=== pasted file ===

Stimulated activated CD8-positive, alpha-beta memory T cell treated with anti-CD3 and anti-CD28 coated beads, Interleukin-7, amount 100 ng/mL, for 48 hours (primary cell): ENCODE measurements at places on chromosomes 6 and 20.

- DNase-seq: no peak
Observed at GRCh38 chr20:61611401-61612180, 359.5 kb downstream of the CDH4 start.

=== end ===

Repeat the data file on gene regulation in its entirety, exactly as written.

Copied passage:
Stimulated activated CD8-positive, alpha-beta memory T cell treated with anti-CD3 and anti-CD28 coated beads, Interleukin-7, amount 100 ng/mL, for 48 hours (primary cell): ENCODE measurements at places on chromosomes 6 and 20.

- DNase-seq: no peak
Observed at GRCh38 chr20:61611401-61612180, 359.5 kb downstream of the CDH4 start.